Browsing Revolt Library By Tag : looms

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O.-REPLANTED WHEAT. A few words on this method which now claims the attention of the experimental stations may perhaps not be useless. In Japan, rice is always treated in this way. It is treated as our gardeners treat lettuce and cabbage – that is, it is let first to germinate; then it is sown in special warm corners, well inundated with water and protected from the birds by strings drawn over the ground. Thirty-five to fifty-five days later, the young plants, now fully developed and possessed of a thick network of rootlets, are replanted in the open ground. In this way the Japanese obtain from twenty to thirty-two bushels of dressed rice to the acre in the poor provinces, forty bushels in the better ones, and from sixty to sixty-seven bushels on the best lands. The average, in six rice-growing states of North America, is at the same time only nine and a half bushels. Dr. M. Fesca, Beitrage zur Kenntniss der Japanesisc...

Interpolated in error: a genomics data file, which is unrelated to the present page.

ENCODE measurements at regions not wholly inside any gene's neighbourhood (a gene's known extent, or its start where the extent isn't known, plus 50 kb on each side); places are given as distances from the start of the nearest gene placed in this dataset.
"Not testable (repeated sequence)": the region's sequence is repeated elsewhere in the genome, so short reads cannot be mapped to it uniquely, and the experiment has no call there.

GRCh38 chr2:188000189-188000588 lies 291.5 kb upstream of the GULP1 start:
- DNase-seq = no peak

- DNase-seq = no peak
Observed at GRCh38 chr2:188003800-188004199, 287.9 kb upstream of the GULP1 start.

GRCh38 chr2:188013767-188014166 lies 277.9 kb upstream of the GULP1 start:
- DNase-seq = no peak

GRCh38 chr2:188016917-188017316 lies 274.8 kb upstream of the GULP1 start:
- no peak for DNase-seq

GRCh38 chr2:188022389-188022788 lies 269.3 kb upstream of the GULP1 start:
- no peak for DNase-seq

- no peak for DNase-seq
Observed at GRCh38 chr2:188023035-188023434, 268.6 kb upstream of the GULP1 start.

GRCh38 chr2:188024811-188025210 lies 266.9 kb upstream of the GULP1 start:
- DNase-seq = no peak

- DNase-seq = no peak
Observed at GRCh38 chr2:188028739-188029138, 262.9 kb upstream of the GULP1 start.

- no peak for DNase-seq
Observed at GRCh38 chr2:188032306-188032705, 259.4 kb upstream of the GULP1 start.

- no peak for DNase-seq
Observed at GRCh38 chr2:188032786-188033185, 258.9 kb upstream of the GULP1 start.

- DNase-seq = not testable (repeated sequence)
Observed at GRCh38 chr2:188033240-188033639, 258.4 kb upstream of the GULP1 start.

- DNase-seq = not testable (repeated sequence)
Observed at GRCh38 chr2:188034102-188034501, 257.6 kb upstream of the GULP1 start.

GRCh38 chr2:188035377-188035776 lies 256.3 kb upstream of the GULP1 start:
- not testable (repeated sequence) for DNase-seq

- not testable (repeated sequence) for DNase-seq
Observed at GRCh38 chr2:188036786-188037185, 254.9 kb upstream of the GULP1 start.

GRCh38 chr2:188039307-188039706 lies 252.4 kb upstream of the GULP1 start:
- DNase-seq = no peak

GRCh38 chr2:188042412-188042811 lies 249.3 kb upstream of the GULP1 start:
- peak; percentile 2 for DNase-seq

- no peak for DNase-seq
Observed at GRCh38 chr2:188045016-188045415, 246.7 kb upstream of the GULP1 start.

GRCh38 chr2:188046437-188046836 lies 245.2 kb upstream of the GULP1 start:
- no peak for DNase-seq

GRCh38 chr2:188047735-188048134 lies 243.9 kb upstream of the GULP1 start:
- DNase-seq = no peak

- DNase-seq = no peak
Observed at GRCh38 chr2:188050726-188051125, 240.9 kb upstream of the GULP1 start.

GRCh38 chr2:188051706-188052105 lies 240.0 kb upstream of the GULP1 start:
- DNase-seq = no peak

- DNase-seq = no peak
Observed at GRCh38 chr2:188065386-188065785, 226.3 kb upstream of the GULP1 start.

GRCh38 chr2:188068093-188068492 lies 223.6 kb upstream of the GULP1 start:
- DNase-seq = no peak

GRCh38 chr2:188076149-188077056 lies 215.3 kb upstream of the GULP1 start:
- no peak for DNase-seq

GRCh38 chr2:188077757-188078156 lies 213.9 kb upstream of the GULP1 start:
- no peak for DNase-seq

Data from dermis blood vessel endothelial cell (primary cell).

The two sister arts of Agriculture and Industry were not always so estranged from one another as they are now. There was a time, and that time is not far off, when both were thoroughly combined: the villages were then the seats of a variety of industries, and the artisans in the cities did not abandon agriculture; many towns were nothing else but industrial villages. If the medieval city was the cradle of those industries which fringed art and were intended to supply the wants of the richer classes, still it was the rural manufacture which supplied the wants of the million; so it does until the present day in Russia. But then came the water-motors, steam, the development of machinery, and they broke the link which formerly connected the far... (From : Anarchy Archives.)


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